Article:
Hypertensive disorders of pregnancy constitute one of the leading causes of maternal and perinatal mortality worldwide. It has been estimated that preeclampsia complicates 2–8% of pregnancies globally (1). In Latin America and the Caribbean, hypertensive disorders are responsible for almost 26% of maternal deaths, whereas in Africa and Asia they contribute to 9% of deaths. Although maternal mortality is much lower in high-income countries than in developing countries, 16% of maternal deaths can be attributed to hypertensive disorders (1, 2). In the United States, the rate of preeclampsia increased by 25% between 1987 and 2004 (3). Moreover, in comparison with women giving birth in 1980, those giving birth in 2003 were at 6.7-fold increased risk of severe preeclampsia (4). This complication is costly: one study reported that in 2012 in the United States, the estimated cost of preeclampsia within the first 12 months of delivery was $2.18 billion ($1.03 billion for women and $1.15 billion for infants), which was disproportionately borne by premature births (5). This Practice Bulletin will provide guidelines for the diagnosis and management of gestational hypertension and preeclampsia.
This information is designed as an educational resource to aid clinicians in providing obstetric and gynecologic care, and use of this information is voluntary. This information should not be considered as inclusive of all proper treatments or methods of care or as a statement of the standard of care. It is not intended to substitute for the independent professional judgment of the treating clinician. Variations in practice may be warranted when, in the reasonable judgment of the treating clinician, such course of action is indicated by the condition of the patient, limitations of available resources, or advances in knowledge or technology. The American College of Obstetricians and Gynecologists reviews its publications regularly; however, its publications may not reflect the most recent evidence. Any updates to this document can be found on www.acog.org or by calling the ACOG Resource Center.
While ACOG makes every effort to present accurate and reliable information, this publication is provided “as is” without any warranty of accuracy, reliability, or otherwise, either express or implied. ACOG does not guarantee, warrant, or endorse the products or services of any firm, organization, or person. Neither ACOG nor its officers, directors, members, employees, or agents will be liable for any loss, damage, or claim with respect to any liabilities, including direct, special, indirect, or consequential damages, incurred in connection with this publication or reliance on the information presented.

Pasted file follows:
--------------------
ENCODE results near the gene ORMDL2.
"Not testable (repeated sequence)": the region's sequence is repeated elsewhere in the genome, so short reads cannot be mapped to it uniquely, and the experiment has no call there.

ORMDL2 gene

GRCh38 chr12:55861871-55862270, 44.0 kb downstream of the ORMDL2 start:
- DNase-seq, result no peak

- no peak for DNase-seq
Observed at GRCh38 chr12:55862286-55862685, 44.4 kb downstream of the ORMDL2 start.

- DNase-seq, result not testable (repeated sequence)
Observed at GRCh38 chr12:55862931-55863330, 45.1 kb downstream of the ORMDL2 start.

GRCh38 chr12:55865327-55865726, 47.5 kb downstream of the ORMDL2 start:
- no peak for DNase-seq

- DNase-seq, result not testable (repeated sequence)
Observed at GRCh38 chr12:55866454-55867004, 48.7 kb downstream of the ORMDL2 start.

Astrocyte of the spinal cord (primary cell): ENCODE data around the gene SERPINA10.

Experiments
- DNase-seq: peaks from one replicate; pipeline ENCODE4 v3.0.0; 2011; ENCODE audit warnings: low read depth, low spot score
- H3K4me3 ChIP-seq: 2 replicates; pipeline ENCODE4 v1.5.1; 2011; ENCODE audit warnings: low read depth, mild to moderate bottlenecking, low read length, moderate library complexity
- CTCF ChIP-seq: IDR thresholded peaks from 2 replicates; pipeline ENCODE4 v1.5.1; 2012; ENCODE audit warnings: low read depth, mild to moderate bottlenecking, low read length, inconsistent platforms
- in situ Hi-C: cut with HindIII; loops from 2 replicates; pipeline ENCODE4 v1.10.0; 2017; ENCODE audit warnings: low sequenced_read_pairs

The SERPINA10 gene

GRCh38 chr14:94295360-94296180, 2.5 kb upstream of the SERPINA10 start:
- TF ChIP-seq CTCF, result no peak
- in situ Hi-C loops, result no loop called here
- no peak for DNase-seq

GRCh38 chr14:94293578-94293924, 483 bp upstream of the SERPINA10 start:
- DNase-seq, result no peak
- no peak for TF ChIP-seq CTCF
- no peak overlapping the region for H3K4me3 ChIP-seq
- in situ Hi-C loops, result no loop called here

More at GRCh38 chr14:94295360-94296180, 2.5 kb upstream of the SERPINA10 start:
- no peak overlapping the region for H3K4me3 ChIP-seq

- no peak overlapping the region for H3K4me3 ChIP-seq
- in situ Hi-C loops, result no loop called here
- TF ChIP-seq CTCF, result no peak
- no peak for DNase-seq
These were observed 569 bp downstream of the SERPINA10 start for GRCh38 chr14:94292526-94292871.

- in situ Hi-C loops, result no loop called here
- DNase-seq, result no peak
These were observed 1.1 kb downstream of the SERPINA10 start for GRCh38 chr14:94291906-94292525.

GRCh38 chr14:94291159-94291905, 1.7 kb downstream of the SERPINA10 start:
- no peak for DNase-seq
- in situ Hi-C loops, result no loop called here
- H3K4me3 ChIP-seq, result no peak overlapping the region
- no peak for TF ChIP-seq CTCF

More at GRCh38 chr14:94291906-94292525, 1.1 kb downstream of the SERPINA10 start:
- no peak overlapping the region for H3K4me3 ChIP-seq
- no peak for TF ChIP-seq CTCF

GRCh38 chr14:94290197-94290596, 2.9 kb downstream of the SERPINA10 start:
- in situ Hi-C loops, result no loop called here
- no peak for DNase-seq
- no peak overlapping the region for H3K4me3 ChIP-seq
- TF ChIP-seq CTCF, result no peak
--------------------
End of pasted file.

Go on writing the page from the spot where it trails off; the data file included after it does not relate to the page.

All ACOG committee members and authors have submitted a conflict of interest disclosure statement related to this published product. Any potential conflicts have been considered and managed in accordance with ACOG’s Conflict of Interest Disclosure Policy. The ACOG policies can be found on acog.org. For products jointly developed with other organizations, conflict of interest disclosures by representatives of the other organizations are addressed by those organizations. The American College of Obstetricians and Gynecologists has neither solicited nor accepted any commercial involvement in the development of the content of this published product.
For a comprehensive overview of these recommendations, the full-text version of this Practice Bulletin is available athttp://dx.doi.org/10.1097/AOG.0000000000003018.
Scan this QR code with your smartphone to view the full-text version of this Practice Bulletin.
Committee on Practice Bulletins—Obstetrics. This Practice Bulletin was developed by the American College of Obstetricians and Gynecologists’ Committee on Practice Bulletins—Obstetrics in collaboration with Jimmy Espinoza, MD, MSc; Alex Vidaeff, MD, MPH; Christian M. Pettker, MD; and Hyagriv Simhan, MD.
Full-text document published online on December 20, 2018.
Copyright 2018 by the American College of Obstetricians and Gynecologists. All rights reserved. No part of this publication may be reproduced, stored in a retrieval system, posted on the Internet, or transmitted, in any form or by any means, electronic, mechanical, photocopying, recording, or otherwise, without prior written permission from the publisher.
Requests for authorization to make photocopies should be directed to Copyright Clearance Center, 222 Rosewood Drive, Danvers, MA 01923, (978) 750-8400.
American College of Obstetricians and Gynecologists 409 12th Street, SW, PO Box 96920, Washington, DC 20090-6920
Gestational hypertension and preeclampsia. ACOG Practice Bulletin No. 202. American College of Obstetricians and Gynecologists. Obstet Gynecol 2019;133:e1–25.